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What Will Happen To Gold When The Fed Starts Cutting Rates

Derek Wolfe

Updated: November 10, 2022

Bars of gold on a calculator
Editor’s Note:

EDITOR'S NOTE: What will happen to gold once the Fed begins cutting interest rates? While promising economic news seems to be in scarcity these days, we finally get some glimmer of hope, albeit for gold investors, from Goldman Sachs. Goldman’s comments come at a time when the yellow metal appears to be bouncing back from extreme bargain levels (sorry if you missed the boat on this one). The comments themselves don’t say much of anything we don’t already know, but they do reaffirm gold’s long-standing status as a safe haven hedge against economic storms, whether it comes in the form of inflation or a deep recession.

In recent weeks, gold has been caught in a perfect vice of bullish and bearish forces.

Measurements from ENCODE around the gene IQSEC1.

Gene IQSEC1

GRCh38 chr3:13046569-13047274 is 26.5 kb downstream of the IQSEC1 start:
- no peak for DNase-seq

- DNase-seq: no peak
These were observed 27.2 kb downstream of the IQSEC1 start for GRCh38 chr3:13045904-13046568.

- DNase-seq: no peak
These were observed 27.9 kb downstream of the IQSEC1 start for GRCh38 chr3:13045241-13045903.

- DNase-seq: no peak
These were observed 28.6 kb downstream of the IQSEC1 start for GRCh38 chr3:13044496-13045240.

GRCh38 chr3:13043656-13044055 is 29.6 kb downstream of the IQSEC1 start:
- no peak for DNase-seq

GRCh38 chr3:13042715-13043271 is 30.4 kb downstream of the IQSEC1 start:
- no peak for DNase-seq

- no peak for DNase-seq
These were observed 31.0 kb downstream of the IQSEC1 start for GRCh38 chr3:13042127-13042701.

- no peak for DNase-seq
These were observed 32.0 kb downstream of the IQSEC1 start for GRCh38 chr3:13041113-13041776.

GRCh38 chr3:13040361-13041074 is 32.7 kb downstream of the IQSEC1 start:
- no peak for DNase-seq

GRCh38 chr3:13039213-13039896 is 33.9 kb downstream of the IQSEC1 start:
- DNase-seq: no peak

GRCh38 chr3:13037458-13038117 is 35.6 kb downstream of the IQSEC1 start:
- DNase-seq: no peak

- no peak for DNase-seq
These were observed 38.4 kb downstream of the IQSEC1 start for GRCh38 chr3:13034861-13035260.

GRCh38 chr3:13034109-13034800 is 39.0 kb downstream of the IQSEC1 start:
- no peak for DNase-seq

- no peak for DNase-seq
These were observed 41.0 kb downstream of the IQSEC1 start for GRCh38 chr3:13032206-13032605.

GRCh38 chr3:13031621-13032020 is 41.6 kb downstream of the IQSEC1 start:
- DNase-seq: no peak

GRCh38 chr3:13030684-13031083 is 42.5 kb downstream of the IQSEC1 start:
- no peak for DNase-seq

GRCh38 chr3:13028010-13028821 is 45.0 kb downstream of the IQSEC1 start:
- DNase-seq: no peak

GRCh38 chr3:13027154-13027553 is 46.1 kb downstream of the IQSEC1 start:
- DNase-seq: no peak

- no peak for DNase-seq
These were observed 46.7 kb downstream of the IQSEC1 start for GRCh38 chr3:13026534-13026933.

On one hand, the Hawkish Fed has continued to pile relentless pressure on the precious metal; to wit, during his recent press conference, Chairman Powell hinted at slowing down the pace of rate hikes, while also signaling that terminal rates may peak at a higher level. Following the conference, US rates and the dollar surged. Importantly, the Fed reiterated that bringing inflation down to 2% remains a top priority, triggering a sharp fall in gold after the announcement.

But wait, isn't inflation good for the world's oldest inflation hedge? Well, as Goldman's Mikhail Sprogis writes in a note this morning, in given circumstances, it is: for example, high inflation tends to be (extremely) bullish for gold when the market questions the central bank’s ability to fight it, such as during Burns’s tenure in the 1970s. In contrast, high inflation tends to be bearish for gold when the market gives the CB credit in its ability to reduce it, such as during Volcker’s fight on inflation in the early 1980s.

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